Jim Wheeler is tired of saying the right thing. The recreation services manager for San Francisco Recreation & Parks stirred the water at the Athletic Business Conference on Friday when he proclaimed: "Nobody should drown in a lifeguarded pool."
Speaking with a T-shirt draped in front of his podium that read "You're Either A Lifeguard or You're Not," Wheeler admitted that some people may think he's nuts; some drownings are inevitable, they claim. "It may be controversial, but at this point I'm tired of being politically correct," said Wheeler, who also runs the Richmond, Calif.-based consulting company Total Aquatic Management. "If you do all 10 of these - and they're not easy - I firmly believe that no one will drown in a lifeguarded pool."
Any lapse, though, and Wheeler's guarantee is invalid.
Here are his 10 steps to no drowning in a lifeguarded pool:
1. Provide back-to-basics training - including treading water and swimming, practicing active and unresponsive victim rescues, spinal-cord management, understanding of first aid and AED use, and professionalism.
2. Practice layered lifeguard protection, meaning that two rookies should never be stationed next to each other.
3. Encourage active supervision, which, in turn, encourages lifeguards to think twice before shirking their responsibilities. As Wheeler says, people behave better when they are being watched.
4. Train lifeguards in the so-called "One Minute - Two Minute Response and Care Objective." Essentially, what this means is that within one minute, lifeguards need to see and retrieve their victim, and within two minutes, they need to move the victim to safety, administer oxygen and use an AED.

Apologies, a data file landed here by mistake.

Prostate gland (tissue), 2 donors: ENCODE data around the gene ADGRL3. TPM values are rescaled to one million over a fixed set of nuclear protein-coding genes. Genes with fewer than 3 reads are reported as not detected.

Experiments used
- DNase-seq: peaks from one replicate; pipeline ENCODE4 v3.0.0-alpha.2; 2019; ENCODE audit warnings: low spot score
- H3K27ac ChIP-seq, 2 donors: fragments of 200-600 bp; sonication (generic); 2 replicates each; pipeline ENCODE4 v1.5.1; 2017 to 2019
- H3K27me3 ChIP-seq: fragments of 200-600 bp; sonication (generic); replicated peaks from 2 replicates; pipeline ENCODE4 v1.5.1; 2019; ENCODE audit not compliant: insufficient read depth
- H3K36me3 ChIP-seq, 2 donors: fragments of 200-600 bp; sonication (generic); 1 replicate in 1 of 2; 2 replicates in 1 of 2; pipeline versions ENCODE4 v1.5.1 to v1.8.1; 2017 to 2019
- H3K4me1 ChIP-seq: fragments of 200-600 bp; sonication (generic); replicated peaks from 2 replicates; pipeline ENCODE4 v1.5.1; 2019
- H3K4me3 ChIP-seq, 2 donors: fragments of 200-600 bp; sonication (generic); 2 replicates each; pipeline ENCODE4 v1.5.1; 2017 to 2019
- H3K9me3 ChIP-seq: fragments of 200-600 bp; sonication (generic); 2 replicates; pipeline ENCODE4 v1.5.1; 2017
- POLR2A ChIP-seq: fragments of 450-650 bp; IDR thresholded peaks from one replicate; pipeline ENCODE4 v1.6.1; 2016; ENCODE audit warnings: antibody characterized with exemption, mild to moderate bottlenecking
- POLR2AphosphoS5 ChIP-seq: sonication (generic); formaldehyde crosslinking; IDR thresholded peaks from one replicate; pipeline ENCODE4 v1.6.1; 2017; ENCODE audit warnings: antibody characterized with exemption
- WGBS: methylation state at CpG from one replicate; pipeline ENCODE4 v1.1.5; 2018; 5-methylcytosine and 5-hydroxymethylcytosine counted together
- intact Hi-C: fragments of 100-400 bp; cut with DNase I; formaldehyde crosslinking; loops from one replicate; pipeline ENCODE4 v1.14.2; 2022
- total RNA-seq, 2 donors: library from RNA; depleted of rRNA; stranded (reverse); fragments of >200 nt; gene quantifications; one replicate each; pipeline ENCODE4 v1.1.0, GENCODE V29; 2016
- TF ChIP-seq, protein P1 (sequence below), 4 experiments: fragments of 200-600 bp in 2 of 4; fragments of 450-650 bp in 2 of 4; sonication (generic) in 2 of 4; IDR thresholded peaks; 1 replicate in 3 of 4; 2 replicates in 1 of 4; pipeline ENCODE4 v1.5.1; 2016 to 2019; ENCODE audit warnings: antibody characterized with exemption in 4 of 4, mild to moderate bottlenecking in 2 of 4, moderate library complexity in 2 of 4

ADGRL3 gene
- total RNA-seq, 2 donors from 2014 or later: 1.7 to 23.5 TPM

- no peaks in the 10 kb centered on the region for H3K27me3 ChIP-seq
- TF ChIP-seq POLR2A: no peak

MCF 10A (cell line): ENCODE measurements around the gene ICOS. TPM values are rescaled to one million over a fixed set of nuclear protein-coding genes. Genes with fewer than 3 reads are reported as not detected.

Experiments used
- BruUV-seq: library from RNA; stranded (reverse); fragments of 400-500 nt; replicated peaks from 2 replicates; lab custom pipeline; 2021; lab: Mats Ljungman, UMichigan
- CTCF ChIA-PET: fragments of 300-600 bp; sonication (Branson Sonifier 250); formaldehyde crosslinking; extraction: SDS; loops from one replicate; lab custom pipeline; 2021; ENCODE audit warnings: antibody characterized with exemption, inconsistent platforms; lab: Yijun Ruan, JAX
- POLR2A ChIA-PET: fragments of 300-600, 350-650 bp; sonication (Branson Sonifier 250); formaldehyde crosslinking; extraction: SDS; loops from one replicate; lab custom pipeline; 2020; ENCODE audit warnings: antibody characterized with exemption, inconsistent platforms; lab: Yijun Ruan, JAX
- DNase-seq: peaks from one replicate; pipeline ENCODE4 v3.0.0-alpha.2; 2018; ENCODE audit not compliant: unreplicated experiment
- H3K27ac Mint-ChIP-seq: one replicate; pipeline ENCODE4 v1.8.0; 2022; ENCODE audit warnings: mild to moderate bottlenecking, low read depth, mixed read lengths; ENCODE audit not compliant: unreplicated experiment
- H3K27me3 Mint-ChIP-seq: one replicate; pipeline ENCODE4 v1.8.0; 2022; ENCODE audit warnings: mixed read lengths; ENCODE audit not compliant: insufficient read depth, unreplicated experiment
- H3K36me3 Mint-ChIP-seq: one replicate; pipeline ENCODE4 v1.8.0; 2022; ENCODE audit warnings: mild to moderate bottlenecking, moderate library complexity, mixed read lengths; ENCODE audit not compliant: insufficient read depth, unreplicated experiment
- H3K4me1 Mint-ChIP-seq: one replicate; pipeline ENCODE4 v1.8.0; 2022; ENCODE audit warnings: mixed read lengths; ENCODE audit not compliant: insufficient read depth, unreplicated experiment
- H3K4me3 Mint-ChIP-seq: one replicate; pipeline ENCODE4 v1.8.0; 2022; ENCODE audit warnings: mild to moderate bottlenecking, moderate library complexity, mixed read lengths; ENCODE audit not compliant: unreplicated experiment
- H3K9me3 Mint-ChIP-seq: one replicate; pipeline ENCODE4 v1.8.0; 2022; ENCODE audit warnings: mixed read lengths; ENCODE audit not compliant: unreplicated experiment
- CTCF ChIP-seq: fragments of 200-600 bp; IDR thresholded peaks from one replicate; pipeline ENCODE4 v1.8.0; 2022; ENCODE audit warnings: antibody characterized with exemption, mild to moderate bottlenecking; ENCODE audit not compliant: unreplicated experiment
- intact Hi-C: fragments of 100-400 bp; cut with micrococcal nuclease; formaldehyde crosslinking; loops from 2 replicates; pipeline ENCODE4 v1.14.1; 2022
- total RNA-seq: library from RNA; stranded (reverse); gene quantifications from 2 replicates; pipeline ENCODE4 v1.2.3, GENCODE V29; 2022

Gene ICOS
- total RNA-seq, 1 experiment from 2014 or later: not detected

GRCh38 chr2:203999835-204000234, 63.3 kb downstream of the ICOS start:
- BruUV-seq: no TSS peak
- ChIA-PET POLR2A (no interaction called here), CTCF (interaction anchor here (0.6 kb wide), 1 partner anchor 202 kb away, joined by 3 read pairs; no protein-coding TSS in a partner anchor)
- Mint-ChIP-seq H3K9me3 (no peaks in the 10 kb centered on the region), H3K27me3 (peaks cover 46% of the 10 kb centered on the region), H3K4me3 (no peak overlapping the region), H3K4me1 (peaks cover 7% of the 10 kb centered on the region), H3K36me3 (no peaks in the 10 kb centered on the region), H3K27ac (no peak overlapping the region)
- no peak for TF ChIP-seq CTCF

5. Have an AED and oxygen available at your facility. This is the standard of care for lifeguarded facilities. Wheeler suggests cash-strapped organizations apply for grants or ask for donations of used AEDs from local fire departments.
6. Adhere to "performance-based lifeguard development." Have clear performance expectations, know each lifeguard's performance vulnerabilities and develop training that incorporates performance enhancers.
7. Teach "when in doubt, check it out" or "if you don't know, go." Sometimes a lifeguard who spent months without a single rescue attempt might find it hard to believe a swimmer is in trouble, so second-guessing can occur, Wheeler says. Look for a "smudge of paint" on the bottom of the pool, he suggest, representing a swimsuit.
8. Practice aquatic zone defense by encouraging lifeguards to defend their zones and take pride in their territory.
9. Perform audits - even if that means videotaping lifeguards from your car, the bushes or through the blinds of your office window. Then fix what is wrong -- such as banning lifeguards from texting -- and refuse to tolerate poor performance.
10. Pay lifeguards what they are worth, meaning at least what local fast-food restaurants or retail chains pay. "I know there's no money right now, but you have to do that," Wheeler says. "You get what you pay for."